Baldwin-Jenkins, named for Estella E. Baldwin, registrar from 1935-70, and Marion R. Jenkins, dean of women from 1931-63, is predominantly a freshman residence hall. Eighty-nine residents live in Jenkins and 71 live in Baldwin; a common lounge bridges the two wings. Baldwin-Jenkins was built in 1968.
Built in 1914, Ballard Hall burned to the ground in 1927 and was rebuilt and reopened in 1928. Named for W. R. Ballard, university trustee from 1892-1912, this hall was originally an all-male dormitory. It is now a residence hall for 66 women and is the sister hall to McMillan (see below).
Constructed in 2001, Boppell Hall houses 84 female upper-division students (sophomore through senior) in apartment-style suites that include two bedrooms, private bathrooms, and common living areas with kitchenettes and storage spaces. The residence hall is named in honor of former longtime chair of the Whitworth University Board of Trustees Charles “Chuck” Boppell, ’65, and his wife, Karlyn, '67. Chuck is a recent winner of the university's highest prize, The George F. Whitworth Medal.
Dedicated in fall 2006, Duvall houses 160 students representing all four classes. Its unique three- to five-bedroom “pods” house 6-10 students per unit. Each pod includes its own private living room and bathroom. The hall is named in honor of the late R. Fenton Duvall, beloved and highly respected Whitworth professor emeritus of history, who served the university from 1949-81.
Constructed in 1914 and remodeled in 1987, McMillan Hall is Whitworth's original building, which once housed all classrooms, offices, dormitory rooms and the dining hall. At one time a female dorm, then a co-ed facility after the fire in which Ballard Hall was destroyed, "Mac" is now an all-male residence hall and the brother hall to Ballard. Named for the Rev. Hugh H. McMillan, Whitworth trustee from 1907-31, the hall houses 83 men.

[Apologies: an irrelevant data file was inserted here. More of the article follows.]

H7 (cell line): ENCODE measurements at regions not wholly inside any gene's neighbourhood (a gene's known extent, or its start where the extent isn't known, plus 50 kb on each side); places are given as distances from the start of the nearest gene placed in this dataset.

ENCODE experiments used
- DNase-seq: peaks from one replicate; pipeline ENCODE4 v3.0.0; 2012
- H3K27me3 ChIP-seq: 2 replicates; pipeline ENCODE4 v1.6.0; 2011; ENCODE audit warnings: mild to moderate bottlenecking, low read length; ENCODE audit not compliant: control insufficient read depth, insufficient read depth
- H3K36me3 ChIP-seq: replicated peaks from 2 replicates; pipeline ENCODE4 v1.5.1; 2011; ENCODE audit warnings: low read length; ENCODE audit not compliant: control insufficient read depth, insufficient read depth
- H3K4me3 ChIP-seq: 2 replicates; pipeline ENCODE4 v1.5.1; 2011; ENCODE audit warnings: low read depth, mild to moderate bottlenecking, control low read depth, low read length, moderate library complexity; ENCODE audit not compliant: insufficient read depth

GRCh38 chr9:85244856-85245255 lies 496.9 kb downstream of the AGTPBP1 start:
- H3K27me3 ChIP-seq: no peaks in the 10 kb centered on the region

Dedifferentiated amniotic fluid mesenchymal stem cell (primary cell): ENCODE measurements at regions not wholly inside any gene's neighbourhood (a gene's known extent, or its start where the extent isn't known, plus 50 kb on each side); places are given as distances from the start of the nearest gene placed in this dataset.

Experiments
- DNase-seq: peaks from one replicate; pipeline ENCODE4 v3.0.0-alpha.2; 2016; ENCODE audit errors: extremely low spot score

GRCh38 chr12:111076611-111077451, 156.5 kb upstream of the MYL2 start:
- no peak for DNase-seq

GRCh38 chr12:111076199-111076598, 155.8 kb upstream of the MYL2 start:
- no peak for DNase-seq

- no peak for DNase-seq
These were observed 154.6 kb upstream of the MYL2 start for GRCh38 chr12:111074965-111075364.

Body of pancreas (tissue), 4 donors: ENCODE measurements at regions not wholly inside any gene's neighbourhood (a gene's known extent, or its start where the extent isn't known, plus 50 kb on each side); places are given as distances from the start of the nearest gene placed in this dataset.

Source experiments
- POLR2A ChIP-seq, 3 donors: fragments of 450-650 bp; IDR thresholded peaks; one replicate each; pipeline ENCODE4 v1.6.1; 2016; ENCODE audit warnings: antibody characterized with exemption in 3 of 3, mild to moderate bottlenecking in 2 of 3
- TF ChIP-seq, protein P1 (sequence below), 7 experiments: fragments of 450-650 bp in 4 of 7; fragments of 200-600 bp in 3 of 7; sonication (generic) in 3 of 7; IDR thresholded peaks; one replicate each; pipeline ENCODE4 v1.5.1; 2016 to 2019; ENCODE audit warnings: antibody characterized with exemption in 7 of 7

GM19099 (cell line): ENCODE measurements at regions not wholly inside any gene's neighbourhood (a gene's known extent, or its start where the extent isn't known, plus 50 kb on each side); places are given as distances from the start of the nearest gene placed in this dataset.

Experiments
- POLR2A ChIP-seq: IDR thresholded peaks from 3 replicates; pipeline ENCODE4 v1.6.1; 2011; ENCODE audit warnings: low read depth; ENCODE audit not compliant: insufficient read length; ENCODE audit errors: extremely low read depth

Oliver Hall, completed in 2009, is a 170-bed facility that houses all four class levels in single, double and triple rooms. The three-story building features unique common spaces, large- and small-group meeting spaces, and study spaces. Oliver Hall was named for Walter Oliver, ’67, former chair of the board of trustees, to honor his rich legacy of support for Whitworth.
Constructed in 1963 and remodeled in 1988, Stewart was named in honor of the Rev. Calvin W. Stewart, Whitworth president from 1890-98. Stewart Hall houses 35 men and 35 women in four-person, suite-style rooms. Like Baldwin-Jenkins, Stewart houses predominantly first-year students.
The Village, constructed in 1972, comprises three 20-student residence halls – Akili, Shalom and Tiki – that offer first-year students a homelike experience. Most of the rooms are singles and wrap around a common, centrally located bathroom. Each building features a generous first-floor lounge and kitchen.
Constructed in 1952 and 1963 and remodeled in 1989, Warren is named in honor of Frank Warren, Whitworth's longest-serving president (1940-63) and one of its most beloved leaders. The building that bears his name is divided into three wings: East, South and West. Warren Hall is home to more than 200 students but is predominantly a freshman residence hall.